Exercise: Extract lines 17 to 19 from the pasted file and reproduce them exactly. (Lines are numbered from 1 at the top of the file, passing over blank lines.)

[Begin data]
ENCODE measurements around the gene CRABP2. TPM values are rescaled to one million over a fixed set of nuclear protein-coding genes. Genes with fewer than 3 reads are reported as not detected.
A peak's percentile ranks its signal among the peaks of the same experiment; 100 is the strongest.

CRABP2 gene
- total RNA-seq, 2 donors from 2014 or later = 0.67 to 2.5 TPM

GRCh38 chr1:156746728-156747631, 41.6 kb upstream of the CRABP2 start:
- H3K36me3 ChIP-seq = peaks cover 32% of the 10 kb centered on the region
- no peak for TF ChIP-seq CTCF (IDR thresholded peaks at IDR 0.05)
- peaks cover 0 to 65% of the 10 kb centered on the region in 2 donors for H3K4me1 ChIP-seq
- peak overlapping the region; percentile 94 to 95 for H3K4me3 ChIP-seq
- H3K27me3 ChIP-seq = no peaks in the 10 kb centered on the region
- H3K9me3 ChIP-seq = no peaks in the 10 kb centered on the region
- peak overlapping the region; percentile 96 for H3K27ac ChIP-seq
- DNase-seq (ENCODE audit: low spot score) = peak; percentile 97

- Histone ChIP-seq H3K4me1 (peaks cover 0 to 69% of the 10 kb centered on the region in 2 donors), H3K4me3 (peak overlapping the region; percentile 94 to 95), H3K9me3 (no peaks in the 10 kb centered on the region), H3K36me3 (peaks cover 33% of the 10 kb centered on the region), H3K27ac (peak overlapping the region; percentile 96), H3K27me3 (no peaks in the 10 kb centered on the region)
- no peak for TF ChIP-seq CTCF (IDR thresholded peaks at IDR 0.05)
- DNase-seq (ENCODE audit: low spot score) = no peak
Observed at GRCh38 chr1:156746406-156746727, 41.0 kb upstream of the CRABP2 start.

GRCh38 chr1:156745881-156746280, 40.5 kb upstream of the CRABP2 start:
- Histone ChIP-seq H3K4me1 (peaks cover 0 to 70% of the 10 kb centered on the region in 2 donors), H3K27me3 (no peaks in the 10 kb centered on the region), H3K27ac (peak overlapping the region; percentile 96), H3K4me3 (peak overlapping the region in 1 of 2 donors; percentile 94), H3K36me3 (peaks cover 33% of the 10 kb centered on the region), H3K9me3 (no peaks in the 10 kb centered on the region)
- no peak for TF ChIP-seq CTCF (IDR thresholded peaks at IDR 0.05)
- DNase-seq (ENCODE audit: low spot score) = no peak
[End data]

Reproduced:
Observed at GRCh38 chr1:156746406-156746727, 41.0 kb upstream of the CRABP2 start.

GRCh38 chr1:156745881-156746280, 40.5 kb upstream of the CRABP2 start:
- Histone ChIP-seq H3K4me1 (peaks cover 0 to 70% of the 10 kb centered on the region in 2 donors), H3K27me3 (no peaks in the 10 kb centered on the region), H3K27ac (peak overlapping the region; percentile 96), H3K4me3 (peak overlapping the region in 1 of 2 donors; percentile 94), H3K36me3 (peaks cover 33% of the 10 kb centered on the region), H3K9me3 (no peaks in the 10 kb centered on the region)